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 01-15-13, 07:21 AM #1 Garfield Cat Senior Member Thread Starter     Join Date: Oct 2004 Location: Huntington Beach, CA Bikes: Cervelo Prodigy Posts: 6,366 Mentioned: 1 Post(s) Tagged: 0 Thread(s) Quoted: 135 Post(s) Wind Chill Calculator I ran across this wind chill web site that shows the formulae for both the old method and the new method. http://www.onlineconversion.com/windchill.htm The formulas used to calculate the wind chill index are: Old Wind Chill Index (Pre-November 2001) = 91.4 - (0.474677 - 0.020425 * V + 0.303107 * sqrt(V)) * (91.4 - T) New Wind Chill Index = 35.74 + 0.6215T - 35.75(V0.16) + 0.4275T(V0.16) where: V = wind speed (mph) T = temperature (F)
 01-15-13, 12:36 PM #2 hotbike Senior Member     Join Date: Dec 2006 Location: Long Island, New York Bikes: a lowrider BMX, a mountain bike, a faired recumbent, and a loaded touring bike Posts: 3,045 Mentioned: 1 Post(s) Tagged: 0 Thread(s) Quoted: 73 Post(s) I don't know. That's going to require a calculator. And it doesn't take into account the humidity. I know the THI is something else, used on hot days. But I believe in using Fairings. So named because they block a strong wind, leaving a fair wind.
 01-15-13, 01:10 PM #3 prathmann Senior Member   Join Date: Nov 2008 Location: Bay Area, Calif. Bikes: Posts: 6,534 Mentioned: 5 Post(s) Tagged: 0 Thread(s) Quoted: 296 Post(s) Neither of those formulas strikes me as reasonable. For example, enter a temperature of 0F and a windspeed of 0 mph. The windchill index at that site comes out as 48F (old formula) or 36F (new formula). Sorry, but if I go outside on a 0 degree day it doesn't feel like it's either 36F or 48F just because the wind isn't blowing. The site needs to add some input validity checking. The NWS formula is based on some curve fitting that's only valid for certain ranges of the temperature and wind speeds. Specifically: -50F < T < 50F 3 < WS(mph) < 110 Last edited by prathmann; 01-15-13 at 01:34 PM.
01-15-13, 02:10 PM   #4
ThermionicScott
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"Windchill" is just a device for sensationalizing the news.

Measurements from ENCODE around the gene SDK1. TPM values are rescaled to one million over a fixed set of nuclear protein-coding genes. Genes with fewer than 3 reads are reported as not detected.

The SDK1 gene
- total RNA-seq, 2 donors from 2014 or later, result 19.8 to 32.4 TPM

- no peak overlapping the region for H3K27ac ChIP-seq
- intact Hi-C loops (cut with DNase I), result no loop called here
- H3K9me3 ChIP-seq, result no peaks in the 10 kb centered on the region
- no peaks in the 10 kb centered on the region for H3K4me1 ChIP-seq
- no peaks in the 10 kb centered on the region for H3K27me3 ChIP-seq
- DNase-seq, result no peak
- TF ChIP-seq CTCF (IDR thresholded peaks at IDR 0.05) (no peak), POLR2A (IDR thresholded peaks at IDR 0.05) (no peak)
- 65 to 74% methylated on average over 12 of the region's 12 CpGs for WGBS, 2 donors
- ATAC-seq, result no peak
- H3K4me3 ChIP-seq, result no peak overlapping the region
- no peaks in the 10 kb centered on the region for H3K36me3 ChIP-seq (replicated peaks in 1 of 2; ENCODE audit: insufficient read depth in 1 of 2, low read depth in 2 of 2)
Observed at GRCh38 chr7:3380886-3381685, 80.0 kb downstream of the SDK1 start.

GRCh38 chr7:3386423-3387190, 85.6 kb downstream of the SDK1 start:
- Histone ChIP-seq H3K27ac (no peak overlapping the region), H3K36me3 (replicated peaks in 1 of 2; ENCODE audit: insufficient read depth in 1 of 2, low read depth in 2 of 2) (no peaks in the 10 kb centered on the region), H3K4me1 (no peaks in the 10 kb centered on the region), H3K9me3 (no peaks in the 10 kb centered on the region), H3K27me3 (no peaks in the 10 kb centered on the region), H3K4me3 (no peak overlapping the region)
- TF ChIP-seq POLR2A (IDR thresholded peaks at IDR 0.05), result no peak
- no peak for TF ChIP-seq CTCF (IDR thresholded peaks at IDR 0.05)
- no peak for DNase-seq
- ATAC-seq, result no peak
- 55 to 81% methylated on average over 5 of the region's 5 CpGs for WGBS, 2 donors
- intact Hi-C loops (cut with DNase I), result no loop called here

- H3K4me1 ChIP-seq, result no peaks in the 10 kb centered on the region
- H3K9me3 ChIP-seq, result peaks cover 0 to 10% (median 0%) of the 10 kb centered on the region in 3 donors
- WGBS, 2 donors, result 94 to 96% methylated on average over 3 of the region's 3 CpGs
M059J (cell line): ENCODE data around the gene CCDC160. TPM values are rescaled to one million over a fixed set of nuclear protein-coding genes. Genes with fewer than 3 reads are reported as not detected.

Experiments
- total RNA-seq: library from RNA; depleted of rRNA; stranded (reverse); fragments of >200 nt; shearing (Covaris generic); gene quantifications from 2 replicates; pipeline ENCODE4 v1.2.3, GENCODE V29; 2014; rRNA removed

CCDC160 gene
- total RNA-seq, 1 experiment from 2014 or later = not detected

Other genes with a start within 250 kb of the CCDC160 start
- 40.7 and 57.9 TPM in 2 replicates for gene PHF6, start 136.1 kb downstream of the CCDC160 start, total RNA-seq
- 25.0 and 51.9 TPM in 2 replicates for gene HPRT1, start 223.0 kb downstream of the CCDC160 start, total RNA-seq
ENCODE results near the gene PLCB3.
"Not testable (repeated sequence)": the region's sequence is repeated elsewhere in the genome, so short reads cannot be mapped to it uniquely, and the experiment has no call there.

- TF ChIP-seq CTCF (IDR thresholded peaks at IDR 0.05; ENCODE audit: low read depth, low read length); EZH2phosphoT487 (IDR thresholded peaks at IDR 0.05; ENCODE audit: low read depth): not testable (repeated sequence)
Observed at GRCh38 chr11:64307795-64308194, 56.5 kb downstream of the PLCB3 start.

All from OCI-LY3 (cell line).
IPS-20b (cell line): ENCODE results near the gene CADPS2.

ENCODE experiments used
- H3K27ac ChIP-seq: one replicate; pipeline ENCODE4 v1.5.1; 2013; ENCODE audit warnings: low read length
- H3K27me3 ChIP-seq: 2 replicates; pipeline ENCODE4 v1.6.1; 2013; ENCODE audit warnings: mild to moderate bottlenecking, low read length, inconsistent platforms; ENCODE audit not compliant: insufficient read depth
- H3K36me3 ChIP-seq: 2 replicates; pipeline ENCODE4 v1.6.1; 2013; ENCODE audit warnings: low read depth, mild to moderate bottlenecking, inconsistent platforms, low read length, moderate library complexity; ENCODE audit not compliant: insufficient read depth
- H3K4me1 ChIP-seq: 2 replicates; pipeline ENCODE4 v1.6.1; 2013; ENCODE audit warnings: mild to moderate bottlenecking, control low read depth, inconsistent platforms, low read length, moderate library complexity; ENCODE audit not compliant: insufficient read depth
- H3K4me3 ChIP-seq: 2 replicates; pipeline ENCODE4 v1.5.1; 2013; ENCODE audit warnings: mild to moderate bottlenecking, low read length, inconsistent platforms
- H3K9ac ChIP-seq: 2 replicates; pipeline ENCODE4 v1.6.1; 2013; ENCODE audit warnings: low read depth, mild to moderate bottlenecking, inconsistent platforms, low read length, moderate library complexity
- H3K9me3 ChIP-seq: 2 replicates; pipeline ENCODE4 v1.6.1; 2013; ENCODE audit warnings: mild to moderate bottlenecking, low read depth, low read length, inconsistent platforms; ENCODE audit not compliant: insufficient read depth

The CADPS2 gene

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 Originally Posted by chandltp There's no such thing as too far.. just lack of time
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 01-15-13, 03:32 PM #5 Garfield Cat Senior Member Thread Starter     Join Date: Oct 2004 Location: Huntington Beach, CA Bikes: Cervelo Prodigy Posts: 6,366 Mentioned: 1 Post(s) Tagged: 0 Thread(s) Quoted: 135 Post(s) How about just trying to quantify the subjective feeling when the cold air cuts right into your bones? There are days when we go outside on a cold day with no wind and its tolerable but add 15 mph winds, and its a whole different story. In Chicago along the Lakefront, its like that.
 01-15-13, 10:48 PM #6 digibud Senior Member     Join Date: Oct 2009 Location: Further North than U Bikes: Spec Roubaix, three Fisher Montare, two Pugs Posts: 1,987 Mentioned: 0 Post(s) Tagged: 0 Thread(s) Quoted: 35 Post(s) My coldest ride this year, with the new wind chill calculator : -48F . But for anyone wearing clothing the wind chill factor is quite meaningless. It might represent how a person would feel if they are naked...but nobody is riding naked. A block of metal at -40F doesn't know if it's windy out or not and if you are wearing a windproof jacket it doesn't make much difference if it's windy or not. Granted you will indeed lose more heat when it's windy but a windchill chart is really kind of meaningless as it pertains to objects that are either ambient temp or protected from the wind like a body in a windproof jacket. Once, however, at about -30F I hopped on my snow machine and blasted across a small lake at about 50mph for about a minute. My entire face was flash frozen, superficially and I got a scream as the door was opened to the house where people quickly took me to a sink of warm water. THAT was a case where windchill was very meaningful.
01-16-13, 06:44 AM   #7
Garfield Cat
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Quote:
 Originally Posted by digibud My coldest ride this year, with the new wind chill calculator : -48F . But for anyone wearing clothing the wind chill factor is quite meaningless. It might represent how a person would feel if they are naked...but nobody is riding naked. A block of metal at -40F doesn't know if it's windy out or not and if you are wearing a windproof jacket it doesn't make much difference if it's windy or not. Granted you will indeed lose more heat when it's windy but a windchill chart is really kind of meaningless as it pertains to objects that are either ambient temp or protected from the wind like a body in a windproof jacket. Once, however, at about -30F I hopped on my snow machine and blasted across a small lake at about 50mph for about a minute. My entire face was flash frozen, superficially and I got a scream as the door was opened to the house where people quickly took me to a sink of warm water. THAT was a case where windchill was very meaningful.